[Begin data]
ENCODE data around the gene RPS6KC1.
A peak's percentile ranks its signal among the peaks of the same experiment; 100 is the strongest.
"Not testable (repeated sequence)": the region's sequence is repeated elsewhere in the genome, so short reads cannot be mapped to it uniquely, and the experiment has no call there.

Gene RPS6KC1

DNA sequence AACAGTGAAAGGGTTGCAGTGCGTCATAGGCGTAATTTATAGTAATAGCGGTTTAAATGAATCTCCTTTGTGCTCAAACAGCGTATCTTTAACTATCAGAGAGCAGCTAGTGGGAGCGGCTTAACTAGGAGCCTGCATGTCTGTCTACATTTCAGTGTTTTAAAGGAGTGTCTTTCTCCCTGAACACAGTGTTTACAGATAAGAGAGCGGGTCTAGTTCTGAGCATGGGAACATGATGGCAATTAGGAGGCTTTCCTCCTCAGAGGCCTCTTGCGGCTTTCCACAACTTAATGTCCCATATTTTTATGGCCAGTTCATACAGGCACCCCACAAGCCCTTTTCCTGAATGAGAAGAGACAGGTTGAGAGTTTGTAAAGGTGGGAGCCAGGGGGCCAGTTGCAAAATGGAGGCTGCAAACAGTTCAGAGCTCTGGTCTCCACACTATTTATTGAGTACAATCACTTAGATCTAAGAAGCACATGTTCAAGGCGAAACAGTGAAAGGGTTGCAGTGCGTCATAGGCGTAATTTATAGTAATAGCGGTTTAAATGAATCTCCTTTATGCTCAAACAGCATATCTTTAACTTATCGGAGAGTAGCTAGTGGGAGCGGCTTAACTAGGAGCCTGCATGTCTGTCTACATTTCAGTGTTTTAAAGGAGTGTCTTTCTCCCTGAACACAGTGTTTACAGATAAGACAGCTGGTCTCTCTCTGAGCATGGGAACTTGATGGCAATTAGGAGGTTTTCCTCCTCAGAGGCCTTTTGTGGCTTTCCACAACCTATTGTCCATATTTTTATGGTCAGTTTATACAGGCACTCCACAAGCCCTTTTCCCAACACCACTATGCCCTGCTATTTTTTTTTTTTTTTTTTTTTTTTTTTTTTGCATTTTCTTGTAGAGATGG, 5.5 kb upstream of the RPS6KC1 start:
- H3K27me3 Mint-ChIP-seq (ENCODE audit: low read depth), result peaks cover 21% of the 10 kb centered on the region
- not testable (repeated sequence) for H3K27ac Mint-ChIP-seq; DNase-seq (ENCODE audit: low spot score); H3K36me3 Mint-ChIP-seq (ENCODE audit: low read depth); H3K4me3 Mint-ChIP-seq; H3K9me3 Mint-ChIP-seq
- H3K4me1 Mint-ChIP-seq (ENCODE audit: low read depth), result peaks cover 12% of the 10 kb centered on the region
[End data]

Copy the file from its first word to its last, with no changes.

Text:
ENCODE data around the gene RPS6KC1.
A peak's percentile ranks its signal among the peaks of the same experiment; 100 is the strongest.
"Not testable (repeated sequence)": the region's sequence is repeated elsewhere in the genome, so short reads cannot be mapped to it uniquely, and the experiment has no call there.

Gene RPS6KC1

DNA sequence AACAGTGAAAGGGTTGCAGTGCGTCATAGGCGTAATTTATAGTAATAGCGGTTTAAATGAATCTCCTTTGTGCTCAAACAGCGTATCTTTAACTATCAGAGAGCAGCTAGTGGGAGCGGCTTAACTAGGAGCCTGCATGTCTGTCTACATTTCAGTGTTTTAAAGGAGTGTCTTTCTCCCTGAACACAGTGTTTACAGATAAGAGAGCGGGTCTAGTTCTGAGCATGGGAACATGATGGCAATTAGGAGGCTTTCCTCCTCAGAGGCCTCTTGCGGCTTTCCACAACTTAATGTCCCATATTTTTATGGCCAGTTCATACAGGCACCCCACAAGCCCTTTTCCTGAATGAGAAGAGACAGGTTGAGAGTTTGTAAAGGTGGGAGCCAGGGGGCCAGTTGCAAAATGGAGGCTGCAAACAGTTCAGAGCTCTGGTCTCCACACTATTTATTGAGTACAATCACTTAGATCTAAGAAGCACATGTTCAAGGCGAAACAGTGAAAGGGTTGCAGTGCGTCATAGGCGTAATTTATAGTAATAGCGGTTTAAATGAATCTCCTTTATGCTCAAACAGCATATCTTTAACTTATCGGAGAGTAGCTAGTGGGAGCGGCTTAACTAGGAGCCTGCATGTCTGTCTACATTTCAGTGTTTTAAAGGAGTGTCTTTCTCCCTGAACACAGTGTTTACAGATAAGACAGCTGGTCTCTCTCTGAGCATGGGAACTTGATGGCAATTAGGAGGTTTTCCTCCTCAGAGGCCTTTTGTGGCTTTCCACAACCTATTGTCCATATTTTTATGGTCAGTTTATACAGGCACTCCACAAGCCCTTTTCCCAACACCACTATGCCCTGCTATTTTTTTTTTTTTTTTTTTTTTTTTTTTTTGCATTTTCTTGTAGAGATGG, 5.5 kb upstream of the RPS6KC1 start:
- H3K27me3 Mint-ChIP-seq (ENCODE audit: low read depth), result peaks cover 21% of the 10 kb centered on the region
- not testable (repeated sequence) for H3K27ac Mint-ChIP-seq; DNase-seq (ENCODE audit: low spot score); H3K36me3 Mint-ChIP-seq (ENCODE audit: low read depth); H3K4me3 Mint-ChIP-seq; H3K9me3 Mint-ChIP-seq
- H3K4me1 Mint-ChIP-seq (ENCODE audit: low read depth), result peaks cover 12% of the 10 kb centered on the region